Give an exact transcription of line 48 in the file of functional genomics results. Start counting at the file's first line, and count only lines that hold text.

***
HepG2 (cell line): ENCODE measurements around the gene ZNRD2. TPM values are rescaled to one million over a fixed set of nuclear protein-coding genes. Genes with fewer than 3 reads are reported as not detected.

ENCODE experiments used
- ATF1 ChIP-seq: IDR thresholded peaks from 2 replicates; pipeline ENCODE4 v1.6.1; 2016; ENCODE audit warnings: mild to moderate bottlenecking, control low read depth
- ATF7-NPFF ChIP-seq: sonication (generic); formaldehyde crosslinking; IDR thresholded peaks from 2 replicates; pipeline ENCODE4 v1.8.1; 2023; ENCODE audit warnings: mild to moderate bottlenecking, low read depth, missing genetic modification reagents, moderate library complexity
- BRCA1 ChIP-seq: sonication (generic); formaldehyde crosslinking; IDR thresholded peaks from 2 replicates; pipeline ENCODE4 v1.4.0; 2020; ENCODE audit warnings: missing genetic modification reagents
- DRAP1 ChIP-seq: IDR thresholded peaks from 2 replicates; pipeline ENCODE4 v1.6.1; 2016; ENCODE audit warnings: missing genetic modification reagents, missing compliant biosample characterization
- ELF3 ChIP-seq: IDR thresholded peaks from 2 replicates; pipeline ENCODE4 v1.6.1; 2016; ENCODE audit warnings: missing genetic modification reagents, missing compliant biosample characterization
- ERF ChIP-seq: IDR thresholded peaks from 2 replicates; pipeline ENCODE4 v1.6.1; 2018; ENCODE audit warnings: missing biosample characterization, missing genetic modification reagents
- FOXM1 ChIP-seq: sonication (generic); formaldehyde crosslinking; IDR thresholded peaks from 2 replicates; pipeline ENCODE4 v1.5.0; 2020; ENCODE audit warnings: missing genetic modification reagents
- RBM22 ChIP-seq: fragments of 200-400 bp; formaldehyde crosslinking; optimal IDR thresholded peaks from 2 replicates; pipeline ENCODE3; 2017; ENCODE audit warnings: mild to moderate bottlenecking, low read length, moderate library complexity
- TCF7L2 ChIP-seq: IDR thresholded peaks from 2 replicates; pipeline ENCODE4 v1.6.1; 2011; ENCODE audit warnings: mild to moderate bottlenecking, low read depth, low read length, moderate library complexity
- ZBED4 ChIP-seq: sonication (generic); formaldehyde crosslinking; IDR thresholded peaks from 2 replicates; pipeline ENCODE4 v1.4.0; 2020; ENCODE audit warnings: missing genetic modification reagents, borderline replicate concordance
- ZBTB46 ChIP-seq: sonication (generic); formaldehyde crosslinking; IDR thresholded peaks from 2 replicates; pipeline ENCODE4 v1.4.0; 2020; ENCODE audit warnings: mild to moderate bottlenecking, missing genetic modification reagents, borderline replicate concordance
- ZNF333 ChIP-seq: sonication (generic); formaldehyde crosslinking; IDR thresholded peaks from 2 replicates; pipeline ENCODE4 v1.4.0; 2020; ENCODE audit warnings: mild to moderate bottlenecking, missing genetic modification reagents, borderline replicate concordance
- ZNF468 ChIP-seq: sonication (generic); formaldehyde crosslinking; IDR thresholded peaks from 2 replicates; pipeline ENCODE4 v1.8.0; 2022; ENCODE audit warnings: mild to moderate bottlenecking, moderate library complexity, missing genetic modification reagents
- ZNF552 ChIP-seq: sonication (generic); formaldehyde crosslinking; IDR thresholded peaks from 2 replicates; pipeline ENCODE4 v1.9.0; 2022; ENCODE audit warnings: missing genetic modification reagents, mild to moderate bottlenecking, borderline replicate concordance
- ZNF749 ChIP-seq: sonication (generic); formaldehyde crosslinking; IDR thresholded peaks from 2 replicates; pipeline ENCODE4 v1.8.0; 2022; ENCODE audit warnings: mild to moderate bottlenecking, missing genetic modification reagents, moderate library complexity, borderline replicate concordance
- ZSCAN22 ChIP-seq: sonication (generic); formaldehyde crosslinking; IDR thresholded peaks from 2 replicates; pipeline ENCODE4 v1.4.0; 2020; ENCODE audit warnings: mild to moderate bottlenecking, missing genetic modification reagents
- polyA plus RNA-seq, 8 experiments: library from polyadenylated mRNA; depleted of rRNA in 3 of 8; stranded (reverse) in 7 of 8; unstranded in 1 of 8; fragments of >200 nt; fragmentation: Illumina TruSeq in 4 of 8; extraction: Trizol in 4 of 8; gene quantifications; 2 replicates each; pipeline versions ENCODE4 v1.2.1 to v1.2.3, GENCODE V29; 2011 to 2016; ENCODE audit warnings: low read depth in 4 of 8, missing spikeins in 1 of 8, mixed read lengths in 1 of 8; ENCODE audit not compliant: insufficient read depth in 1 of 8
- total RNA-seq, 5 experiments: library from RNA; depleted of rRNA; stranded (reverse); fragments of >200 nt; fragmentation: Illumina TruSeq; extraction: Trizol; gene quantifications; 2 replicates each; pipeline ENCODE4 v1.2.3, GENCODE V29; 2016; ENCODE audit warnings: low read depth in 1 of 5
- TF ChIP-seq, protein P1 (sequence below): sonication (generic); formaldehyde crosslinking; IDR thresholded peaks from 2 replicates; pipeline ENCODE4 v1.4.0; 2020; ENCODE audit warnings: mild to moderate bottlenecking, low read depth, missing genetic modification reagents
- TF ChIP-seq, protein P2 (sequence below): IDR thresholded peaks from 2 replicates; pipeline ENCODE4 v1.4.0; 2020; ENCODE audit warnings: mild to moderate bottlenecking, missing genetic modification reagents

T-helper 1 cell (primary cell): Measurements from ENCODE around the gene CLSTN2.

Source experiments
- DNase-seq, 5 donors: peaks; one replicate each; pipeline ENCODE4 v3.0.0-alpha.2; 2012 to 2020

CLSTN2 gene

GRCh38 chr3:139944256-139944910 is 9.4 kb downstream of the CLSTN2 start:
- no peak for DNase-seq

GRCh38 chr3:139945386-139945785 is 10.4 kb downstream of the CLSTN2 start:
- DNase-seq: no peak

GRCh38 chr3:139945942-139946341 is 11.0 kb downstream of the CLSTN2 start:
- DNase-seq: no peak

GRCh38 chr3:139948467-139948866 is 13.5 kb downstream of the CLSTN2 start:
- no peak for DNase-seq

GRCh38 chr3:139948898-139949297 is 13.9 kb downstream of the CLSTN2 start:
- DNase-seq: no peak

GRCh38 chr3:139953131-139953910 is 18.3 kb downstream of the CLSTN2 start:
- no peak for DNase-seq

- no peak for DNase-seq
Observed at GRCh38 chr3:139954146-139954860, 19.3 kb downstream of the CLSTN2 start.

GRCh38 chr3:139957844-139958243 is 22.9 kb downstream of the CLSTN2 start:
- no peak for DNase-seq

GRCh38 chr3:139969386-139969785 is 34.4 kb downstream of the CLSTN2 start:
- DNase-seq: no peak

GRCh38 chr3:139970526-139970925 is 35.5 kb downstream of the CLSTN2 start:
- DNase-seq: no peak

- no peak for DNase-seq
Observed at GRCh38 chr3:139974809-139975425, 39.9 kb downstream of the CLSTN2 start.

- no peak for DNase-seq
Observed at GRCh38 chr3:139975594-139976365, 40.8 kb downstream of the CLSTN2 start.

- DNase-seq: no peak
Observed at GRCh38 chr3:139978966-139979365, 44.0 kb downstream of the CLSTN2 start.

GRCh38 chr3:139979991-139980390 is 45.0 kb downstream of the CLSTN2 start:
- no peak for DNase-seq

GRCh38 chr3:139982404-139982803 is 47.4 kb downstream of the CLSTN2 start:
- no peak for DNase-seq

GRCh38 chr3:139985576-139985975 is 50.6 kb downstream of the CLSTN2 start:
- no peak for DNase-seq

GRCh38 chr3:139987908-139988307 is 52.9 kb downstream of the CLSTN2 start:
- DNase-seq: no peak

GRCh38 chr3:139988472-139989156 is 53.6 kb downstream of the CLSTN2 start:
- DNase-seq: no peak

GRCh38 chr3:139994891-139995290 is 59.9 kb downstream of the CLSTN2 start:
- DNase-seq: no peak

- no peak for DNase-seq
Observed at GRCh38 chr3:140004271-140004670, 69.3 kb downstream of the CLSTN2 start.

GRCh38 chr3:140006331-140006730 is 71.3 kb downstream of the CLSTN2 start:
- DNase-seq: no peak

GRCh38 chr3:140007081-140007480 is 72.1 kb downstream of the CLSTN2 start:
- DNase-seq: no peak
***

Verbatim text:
Observed at GRCh38 chr3:139974809-139975425, 39.9 kb downstream of the CLSTN2 start.